To be a great chef is no longer simply to be a wizard behind the stoves (thought the men in the following pages are certainly that). No, today’s top chefs are much more. We’re not talking about the cartoonish TV personalities who spend more time judging chef-testants than feeding actual diners. We’re talking about the real-deal guys we had to coax out of their working kitchens to pose and reveal the dashing and dapper men they are. Whether dressing sharp or dressing a salad, these chefs inspire on multiple levels: Marcus Samuelsson’s Red Rooster has been instrumental in the revitalization of Harlem. (Samuelsson also cooked President Obama’s first state dinner.) Eric Ripert routinely serves prime ministers and kings at his lauded Manhattan restaurant, Le Bernardin. Frank Castronovo and Frank Falcinelli serve rock stars and regulars at their fine Italian establishments in New York. And Danny Bowein started Mission Chinese Food in San Francisco with the noble decision to donate 75 cents from each entrée sale to feed the homeless. HE has since expanded his empire to the East Coast, where he continues the charitable tradition. Thankfully, we are fare beyond the moment when chefs became the new rock stars. We’re in the era of the chef as culture maker, tastemaker and style icon in the extreme.
While still in his 20s, the Ethiopian-born, Swedish-raised chef made a name for himself at the highly regarded Aquavit in New York. In addition to his revolutionary Harlem outpost Red Rooster, he runs restaurants from California to Sweden. His latest book is the memoir Yes, Chef.
Corduroy blazer, $1,380, by Etro, available at MrPorter.com. Printed cotton-and-silk-blend shirt, $745, by Gucci, available at MrPorter.com. Trousers, $1,195 (for full suit), by Burberry, available at Bloomingdale’s. Scarf, $650, by Pierre-Louis Mascia. Silk pocket square, $55, by Eton. Alligator belt, $450, by J. Press. Cooper Square wingtips, $298, by Cole Haan. Socks, $30, by Nigel Knox.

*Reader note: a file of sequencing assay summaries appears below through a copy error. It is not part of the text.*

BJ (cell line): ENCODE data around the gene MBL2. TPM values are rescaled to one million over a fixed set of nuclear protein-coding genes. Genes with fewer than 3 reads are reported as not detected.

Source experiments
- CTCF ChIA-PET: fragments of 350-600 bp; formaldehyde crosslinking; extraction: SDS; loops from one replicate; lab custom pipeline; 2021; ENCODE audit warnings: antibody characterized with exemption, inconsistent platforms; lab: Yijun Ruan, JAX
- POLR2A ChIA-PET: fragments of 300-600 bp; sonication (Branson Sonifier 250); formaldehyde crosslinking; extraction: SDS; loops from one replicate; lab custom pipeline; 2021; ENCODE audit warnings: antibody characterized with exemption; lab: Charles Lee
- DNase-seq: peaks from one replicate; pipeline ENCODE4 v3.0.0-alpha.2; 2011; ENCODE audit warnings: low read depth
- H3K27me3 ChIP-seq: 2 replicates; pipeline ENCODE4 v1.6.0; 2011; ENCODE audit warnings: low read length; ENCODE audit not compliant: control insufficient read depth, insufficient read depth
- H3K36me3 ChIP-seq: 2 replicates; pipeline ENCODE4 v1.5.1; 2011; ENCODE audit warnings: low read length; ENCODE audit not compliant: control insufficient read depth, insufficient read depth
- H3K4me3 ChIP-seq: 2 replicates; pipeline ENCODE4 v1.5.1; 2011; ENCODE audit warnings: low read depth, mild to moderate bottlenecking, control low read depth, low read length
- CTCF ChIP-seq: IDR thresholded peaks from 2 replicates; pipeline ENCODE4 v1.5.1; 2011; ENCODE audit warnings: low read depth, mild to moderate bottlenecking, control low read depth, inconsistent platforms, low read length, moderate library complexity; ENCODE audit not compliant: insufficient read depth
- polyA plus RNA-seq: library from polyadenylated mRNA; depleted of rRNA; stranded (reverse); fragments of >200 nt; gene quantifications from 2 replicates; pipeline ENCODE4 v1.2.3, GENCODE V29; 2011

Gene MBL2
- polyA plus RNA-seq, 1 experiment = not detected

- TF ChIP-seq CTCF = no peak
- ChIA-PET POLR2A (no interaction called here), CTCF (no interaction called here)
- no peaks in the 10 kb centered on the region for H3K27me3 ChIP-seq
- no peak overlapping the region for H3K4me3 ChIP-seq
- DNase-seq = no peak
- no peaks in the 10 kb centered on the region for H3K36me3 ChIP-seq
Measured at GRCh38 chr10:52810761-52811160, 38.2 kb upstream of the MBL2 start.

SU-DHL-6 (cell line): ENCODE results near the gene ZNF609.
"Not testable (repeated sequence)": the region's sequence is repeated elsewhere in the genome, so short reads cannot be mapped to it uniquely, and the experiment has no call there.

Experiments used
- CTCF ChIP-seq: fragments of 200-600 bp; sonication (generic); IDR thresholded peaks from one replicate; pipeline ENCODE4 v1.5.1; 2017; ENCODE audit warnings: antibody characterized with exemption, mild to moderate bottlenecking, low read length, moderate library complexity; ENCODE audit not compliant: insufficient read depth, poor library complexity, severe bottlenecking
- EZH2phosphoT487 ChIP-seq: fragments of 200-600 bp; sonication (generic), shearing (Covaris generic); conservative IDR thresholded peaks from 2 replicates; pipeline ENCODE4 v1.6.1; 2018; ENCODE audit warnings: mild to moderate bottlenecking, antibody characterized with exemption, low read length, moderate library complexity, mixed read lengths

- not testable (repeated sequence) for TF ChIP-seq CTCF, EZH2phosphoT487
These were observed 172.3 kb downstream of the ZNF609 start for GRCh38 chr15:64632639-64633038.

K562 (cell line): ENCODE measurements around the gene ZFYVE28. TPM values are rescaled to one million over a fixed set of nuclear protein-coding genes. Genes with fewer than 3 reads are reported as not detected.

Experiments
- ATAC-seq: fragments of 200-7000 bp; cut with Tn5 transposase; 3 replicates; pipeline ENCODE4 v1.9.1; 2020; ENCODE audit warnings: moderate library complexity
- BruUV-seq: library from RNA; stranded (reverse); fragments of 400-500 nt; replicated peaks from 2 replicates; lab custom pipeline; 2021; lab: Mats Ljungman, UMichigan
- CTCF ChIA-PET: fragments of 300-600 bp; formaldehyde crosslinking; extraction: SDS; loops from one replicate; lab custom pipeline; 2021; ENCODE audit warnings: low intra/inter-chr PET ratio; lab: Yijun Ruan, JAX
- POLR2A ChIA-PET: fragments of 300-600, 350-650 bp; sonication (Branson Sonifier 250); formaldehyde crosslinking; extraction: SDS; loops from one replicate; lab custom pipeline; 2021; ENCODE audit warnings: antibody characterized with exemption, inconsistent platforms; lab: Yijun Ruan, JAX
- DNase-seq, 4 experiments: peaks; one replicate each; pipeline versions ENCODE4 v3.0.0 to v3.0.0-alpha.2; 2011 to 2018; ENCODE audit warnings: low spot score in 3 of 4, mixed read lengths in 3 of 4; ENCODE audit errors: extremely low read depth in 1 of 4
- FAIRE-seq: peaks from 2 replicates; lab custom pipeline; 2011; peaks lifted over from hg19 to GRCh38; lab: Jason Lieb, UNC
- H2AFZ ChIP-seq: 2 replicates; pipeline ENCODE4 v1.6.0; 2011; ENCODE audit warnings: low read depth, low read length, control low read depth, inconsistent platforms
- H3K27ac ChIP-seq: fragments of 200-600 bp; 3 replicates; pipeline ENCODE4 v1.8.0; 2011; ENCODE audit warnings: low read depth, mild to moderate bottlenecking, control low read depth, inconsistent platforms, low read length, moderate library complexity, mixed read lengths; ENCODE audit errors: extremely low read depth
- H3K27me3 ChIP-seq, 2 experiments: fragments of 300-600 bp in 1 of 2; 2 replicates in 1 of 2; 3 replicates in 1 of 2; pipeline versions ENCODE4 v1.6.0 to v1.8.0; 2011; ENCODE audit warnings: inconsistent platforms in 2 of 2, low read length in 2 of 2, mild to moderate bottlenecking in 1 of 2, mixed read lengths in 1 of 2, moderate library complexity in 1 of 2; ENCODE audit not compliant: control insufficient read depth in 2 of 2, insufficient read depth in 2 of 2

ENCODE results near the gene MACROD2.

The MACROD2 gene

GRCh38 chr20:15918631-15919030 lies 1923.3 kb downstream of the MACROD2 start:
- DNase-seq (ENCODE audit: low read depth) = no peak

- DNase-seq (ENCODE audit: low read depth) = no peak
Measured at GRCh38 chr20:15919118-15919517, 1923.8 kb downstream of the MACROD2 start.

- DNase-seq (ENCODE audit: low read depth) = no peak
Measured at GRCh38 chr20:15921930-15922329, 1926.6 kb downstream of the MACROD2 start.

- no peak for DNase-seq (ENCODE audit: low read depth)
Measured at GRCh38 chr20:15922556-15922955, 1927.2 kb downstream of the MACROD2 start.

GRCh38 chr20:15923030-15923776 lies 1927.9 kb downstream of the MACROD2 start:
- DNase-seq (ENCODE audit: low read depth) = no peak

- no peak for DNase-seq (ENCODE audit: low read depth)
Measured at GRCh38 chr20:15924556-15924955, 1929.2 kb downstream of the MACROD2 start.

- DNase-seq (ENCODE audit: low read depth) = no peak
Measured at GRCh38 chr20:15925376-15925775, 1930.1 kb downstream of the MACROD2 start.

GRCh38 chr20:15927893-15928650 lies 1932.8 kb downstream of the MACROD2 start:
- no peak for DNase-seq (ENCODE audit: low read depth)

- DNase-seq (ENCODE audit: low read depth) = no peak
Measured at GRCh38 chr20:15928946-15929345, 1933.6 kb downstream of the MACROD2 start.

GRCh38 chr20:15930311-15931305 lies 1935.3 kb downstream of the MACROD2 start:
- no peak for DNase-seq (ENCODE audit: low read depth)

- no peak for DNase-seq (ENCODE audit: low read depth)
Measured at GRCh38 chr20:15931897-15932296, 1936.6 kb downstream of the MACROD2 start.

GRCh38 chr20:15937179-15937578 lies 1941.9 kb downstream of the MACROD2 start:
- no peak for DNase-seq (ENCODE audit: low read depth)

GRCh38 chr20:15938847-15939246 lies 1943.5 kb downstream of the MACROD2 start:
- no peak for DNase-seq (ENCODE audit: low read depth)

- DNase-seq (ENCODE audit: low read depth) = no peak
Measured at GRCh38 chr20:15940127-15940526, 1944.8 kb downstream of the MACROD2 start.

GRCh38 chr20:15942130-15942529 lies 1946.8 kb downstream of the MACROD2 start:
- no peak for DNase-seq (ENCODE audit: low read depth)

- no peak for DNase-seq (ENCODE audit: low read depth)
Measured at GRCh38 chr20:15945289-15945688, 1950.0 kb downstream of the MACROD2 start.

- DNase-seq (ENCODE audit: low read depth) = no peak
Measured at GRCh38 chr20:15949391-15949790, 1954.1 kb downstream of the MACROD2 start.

Frank Falcinelli and Frank Castronovo
A.k.a. the Franks, Falcinelli and Castronovo are contemporary Italian American restaurant dreamers. They have not only elevated red-sauce Italian cuisine at their Frankies Spuntinos in Brooklyn and Manhattan but also perfected meat-centric modern at Prime Meats.
Falcinelli: Blazer, $625, by Billy Reid, available at Bloomingdale’s. Linen pocket square, $80, by J. Press. Shirt by 45rpm, 501 jeans by Levi’s and shoes by Easton, all Falcinelli’s own.
Castronovo: Shirt and neckerchief by 45rpm, hat by Bates London, shoes by G.J. Cleverley and vintage vest, all Castronovo’s own.
French-born Ripert is one of the most decorated chefs in America. His restaurant Le Bernardin boasts a 29 Zagat food rating, has three Michelin stars and is on the World’s 50 Best Restaurants list. He is host of the TV show Avec Eric and author of four cookbooks.
Cotton button-down, French-cuff shirt, $160, by Thomas Pink. Tie, $97, by D.S.Dundee. Geode and diamond cuff links, price on request, by Kimberly McDonald, available at Bergdorf Goodman Men. Watch by Vacheron Constantin, Ripert’s own.
Never having been to China, Bowein nonetheless decided to reinterpret Szechuan cooking. With the help of a Kickstarter account, he launched one of San Francisco’s most highly regarded upstart start-up restaurants. How cool is he out of the kitchen? So cool that clothing chain Uniqlo used him as a model in an ad campaign.
Denim button-down shirt, $185, by Lucio Castro. Pants, $395, by Z Zegna. Leather belt, $50, by J. Crew. Glasses by Moscot, Bowein’s own.